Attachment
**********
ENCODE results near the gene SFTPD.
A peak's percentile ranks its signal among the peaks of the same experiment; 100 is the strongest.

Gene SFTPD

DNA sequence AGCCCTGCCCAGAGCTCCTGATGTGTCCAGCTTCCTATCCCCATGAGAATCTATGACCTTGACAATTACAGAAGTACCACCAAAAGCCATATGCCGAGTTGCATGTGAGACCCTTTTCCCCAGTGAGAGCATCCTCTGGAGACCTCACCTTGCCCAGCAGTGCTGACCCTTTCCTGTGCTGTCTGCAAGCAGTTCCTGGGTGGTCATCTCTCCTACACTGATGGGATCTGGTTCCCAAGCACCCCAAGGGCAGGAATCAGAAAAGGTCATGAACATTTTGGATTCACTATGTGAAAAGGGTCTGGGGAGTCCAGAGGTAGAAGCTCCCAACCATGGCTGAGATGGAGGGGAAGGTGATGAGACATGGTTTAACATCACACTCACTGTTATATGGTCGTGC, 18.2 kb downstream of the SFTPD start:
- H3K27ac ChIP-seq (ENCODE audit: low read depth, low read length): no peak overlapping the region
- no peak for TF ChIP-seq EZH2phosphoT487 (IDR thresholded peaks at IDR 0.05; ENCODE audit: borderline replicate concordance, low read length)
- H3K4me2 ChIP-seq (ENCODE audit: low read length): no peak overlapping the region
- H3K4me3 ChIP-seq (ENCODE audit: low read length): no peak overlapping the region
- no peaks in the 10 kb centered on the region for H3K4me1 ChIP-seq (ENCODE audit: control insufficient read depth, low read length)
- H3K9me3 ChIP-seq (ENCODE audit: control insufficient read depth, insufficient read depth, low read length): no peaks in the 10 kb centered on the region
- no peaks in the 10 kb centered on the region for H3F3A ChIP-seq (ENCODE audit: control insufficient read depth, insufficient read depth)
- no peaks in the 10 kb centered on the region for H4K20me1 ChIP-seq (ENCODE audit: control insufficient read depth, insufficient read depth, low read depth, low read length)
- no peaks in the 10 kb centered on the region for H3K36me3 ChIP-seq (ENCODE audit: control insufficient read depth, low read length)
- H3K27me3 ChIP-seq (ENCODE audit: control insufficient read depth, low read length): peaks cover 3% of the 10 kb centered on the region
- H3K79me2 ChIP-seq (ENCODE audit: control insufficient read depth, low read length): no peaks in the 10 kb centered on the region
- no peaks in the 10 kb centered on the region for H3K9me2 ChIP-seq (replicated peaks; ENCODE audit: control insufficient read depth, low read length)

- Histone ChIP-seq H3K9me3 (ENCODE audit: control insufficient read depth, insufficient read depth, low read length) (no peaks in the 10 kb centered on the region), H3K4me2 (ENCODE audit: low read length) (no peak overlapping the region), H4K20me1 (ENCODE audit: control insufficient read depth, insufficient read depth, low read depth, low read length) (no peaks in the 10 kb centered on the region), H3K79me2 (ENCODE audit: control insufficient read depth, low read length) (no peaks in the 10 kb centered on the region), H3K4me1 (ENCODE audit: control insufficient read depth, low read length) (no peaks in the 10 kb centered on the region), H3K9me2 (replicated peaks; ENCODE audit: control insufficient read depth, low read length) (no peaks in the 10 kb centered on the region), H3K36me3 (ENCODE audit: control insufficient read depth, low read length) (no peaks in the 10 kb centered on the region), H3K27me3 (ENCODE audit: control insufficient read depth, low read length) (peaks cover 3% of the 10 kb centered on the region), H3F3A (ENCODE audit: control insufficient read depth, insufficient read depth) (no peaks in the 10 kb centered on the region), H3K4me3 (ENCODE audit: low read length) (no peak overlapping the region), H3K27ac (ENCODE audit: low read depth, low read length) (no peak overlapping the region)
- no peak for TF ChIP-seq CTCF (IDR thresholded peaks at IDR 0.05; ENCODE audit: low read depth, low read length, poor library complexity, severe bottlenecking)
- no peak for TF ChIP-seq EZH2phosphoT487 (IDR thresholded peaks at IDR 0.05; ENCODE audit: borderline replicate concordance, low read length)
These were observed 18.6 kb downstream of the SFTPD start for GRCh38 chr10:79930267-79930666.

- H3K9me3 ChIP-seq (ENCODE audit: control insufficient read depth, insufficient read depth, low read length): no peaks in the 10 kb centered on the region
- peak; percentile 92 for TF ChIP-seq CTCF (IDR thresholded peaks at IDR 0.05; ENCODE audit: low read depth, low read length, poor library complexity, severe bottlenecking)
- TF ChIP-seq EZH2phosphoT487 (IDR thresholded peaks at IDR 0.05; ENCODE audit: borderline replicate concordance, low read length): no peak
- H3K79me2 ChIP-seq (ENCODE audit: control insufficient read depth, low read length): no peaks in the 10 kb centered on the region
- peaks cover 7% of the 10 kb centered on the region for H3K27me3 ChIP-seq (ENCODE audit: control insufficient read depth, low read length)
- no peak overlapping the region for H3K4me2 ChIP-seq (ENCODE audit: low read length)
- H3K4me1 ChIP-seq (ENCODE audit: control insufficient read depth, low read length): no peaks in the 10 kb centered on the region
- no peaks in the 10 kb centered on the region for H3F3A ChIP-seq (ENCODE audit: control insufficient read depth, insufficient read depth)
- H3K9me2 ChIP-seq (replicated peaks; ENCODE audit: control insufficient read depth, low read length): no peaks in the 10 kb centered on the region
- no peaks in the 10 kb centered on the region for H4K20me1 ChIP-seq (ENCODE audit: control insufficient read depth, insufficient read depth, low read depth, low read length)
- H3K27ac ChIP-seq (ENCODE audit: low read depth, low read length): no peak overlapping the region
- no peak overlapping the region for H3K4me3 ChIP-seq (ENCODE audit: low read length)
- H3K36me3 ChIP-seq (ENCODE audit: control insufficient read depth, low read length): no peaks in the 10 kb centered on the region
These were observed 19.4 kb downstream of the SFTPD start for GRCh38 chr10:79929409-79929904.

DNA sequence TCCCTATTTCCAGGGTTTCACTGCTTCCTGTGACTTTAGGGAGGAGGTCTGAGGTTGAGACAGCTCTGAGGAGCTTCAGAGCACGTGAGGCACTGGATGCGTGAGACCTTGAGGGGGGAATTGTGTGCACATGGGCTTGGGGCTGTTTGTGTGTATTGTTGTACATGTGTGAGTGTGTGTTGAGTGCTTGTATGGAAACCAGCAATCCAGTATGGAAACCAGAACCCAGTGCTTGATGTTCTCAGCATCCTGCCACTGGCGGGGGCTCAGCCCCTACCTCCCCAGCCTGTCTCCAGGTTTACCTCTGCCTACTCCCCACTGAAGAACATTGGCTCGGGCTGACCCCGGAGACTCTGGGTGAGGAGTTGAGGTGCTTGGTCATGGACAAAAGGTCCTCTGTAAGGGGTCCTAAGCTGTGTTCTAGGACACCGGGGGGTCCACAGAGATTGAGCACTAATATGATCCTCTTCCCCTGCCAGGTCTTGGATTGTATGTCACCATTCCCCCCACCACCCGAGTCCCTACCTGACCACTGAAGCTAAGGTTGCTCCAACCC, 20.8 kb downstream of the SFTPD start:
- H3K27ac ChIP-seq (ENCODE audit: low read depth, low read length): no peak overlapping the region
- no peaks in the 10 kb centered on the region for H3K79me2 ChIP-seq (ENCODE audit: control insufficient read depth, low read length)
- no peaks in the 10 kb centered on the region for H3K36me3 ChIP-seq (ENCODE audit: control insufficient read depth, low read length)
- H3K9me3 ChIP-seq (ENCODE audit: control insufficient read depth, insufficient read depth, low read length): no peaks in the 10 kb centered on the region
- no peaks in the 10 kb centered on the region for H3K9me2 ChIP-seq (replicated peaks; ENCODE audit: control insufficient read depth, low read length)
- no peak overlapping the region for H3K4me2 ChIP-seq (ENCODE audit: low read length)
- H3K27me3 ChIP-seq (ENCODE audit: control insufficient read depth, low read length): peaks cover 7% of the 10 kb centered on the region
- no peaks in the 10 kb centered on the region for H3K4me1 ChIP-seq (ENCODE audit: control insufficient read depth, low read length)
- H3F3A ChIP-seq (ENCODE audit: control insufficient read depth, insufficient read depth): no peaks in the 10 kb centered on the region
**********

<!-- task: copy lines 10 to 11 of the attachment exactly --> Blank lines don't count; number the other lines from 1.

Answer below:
- H3K9me3 ChIP-seq (ENCODE audit: control insufficient read depth, insufficient read depth, low read length): no peaks in the 10 kb centered on the region
- no peaks in the 10 kb centered on the region for H3F3A ChIP-seq (ENCODE audit: control insufficient read depth, insufficient read depth)